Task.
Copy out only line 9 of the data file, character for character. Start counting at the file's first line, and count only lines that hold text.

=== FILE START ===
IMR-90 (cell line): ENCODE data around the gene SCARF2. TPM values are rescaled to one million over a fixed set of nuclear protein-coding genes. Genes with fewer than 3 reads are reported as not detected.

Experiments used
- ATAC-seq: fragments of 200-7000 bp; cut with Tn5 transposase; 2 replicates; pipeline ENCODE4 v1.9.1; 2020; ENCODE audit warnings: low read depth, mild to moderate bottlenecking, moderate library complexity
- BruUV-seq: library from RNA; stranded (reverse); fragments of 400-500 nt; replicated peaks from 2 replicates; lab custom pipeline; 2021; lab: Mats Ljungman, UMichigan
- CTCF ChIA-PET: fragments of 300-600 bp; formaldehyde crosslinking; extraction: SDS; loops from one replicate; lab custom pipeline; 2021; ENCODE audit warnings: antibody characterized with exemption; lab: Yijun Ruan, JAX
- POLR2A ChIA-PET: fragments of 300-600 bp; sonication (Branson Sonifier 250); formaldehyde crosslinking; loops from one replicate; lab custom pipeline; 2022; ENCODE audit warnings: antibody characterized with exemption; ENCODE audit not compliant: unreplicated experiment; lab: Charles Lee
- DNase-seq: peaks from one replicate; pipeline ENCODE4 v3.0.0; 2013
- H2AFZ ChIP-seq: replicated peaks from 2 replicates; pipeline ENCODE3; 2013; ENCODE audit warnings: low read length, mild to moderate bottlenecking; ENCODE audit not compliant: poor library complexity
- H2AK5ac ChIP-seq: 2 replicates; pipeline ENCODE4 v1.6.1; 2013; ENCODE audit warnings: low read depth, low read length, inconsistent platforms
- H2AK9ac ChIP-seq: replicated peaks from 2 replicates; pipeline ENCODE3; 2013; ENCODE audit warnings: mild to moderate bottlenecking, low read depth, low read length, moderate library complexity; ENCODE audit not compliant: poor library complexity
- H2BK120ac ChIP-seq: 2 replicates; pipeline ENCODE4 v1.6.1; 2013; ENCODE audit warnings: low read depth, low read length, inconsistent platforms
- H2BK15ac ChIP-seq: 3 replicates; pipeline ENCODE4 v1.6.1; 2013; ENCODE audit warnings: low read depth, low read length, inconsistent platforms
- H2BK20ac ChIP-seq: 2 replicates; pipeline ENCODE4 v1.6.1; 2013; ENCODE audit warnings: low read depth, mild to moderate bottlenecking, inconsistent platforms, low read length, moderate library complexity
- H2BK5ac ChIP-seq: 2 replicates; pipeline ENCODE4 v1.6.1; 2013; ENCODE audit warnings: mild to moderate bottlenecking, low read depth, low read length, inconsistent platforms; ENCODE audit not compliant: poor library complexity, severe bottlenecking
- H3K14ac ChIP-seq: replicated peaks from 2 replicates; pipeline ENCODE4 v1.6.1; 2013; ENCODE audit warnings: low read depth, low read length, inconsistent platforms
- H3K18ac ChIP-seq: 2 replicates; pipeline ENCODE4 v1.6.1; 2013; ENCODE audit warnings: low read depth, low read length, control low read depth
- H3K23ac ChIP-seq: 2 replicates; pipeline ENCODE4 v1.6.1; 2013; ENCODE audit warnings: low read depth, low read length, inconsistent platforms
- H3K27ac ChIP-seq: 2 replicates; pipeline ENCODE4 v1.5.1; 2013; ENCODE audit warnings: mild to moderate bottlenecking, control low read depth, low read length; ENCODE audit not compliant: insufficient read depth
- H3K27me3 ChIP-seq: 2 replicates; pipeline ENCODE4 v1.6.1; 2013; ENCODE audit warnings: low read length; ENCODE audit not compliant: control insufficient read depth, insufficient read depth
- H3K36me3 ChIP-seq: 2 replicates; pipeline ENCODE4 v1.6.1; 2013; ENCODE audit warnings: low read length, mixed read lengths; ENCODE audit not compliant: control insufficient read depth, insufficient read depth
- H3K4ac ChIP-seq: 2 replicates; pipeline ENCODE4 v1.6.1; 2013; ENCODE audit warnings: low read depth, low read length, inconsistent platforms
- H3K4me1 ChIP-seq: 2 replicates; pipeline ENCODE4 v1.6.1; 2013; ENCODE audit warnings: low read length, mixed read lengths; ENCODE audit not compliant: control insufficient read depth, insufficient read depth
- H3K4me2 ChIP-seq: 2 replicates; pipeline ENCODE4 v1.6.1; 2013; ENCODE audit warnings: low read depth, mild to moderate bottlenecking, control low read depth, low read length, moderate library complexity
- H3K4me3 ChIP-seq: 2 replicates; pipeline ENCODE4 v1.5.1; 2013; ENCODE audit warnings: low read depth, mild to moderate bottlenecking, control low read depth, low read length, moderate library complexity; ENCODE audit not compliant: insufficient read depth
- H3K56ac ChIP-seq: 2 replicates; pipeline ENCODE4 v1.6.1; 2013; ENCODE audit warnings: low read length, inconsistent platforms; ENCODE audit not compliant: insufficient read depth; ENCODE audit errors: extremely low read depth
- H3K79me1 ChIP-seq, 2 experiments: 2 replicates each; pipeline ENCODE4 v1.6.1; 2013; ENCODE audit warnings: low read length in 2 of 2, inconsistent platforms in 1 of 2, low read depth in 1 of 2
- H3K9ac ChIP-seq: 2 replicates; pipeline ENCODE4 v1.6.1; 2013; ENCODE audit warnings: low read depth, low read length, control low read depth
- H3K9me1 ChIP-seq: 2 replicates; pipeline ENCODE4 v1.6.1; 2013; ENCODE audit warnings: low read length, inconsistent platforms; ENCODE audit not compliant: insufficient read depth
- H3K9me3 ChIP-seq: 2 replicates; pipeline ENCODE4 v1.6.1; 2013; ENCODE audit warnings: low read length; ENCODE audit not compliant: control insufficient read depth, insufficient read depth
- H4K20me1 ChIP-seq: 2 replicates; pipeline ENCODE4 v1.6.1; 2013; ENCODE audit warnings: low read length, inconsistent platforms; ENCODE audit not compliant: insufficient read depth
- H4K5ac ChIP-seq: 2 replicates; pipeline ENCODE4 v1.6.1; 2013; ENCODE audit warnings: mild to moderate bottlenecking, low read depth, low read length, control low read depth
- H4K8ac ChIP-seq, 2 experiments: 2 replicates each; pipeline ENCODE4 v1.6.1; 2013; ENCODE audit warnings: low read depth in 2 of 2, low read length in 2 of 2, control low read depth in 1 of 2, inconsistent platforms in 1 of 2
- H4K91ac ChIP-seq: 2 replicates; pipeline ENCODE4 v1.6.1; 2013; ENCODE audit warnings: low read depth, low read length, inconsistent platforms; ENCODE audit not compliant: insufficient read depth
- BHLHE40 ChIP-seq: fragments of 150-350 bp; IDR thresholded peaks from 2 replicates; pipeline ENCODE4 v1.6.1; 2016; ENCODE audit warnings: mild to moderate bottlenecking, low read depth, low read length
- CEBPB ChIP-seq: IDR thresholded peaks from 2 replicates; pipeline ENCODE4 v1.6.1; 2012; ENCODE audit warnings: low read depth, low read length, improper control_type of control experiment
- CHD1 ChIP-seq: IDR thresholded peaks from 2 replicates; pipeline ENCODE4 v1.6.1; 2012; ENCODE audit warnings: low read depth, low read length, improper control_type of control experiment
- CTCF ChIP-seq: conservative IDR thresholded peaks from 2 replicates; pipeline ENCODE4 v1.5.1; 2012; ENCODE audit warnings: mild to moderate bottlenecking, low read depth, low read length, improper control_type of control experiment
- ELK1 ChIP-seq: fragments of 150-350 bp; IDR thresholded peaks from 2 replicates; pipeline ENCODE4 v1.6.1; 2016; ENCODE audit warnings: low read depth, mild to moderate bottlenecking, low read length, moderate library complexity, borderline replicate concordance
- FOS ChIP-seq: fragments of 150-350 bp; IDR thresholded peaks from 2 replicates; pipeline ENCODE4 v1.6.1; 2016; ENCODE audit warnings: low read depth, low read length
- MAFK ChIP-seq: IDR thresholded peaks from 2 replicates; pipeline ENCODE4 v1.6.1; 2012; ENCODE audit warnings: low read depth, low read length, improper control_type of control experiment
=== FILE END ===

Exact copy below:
- H2AK5ac ChIP-seq: 2 replicates; pipeline ENCODE4 v1.6.1; 2013; ENCODE audit warnings: low read depth, low read length, inconsistent platforms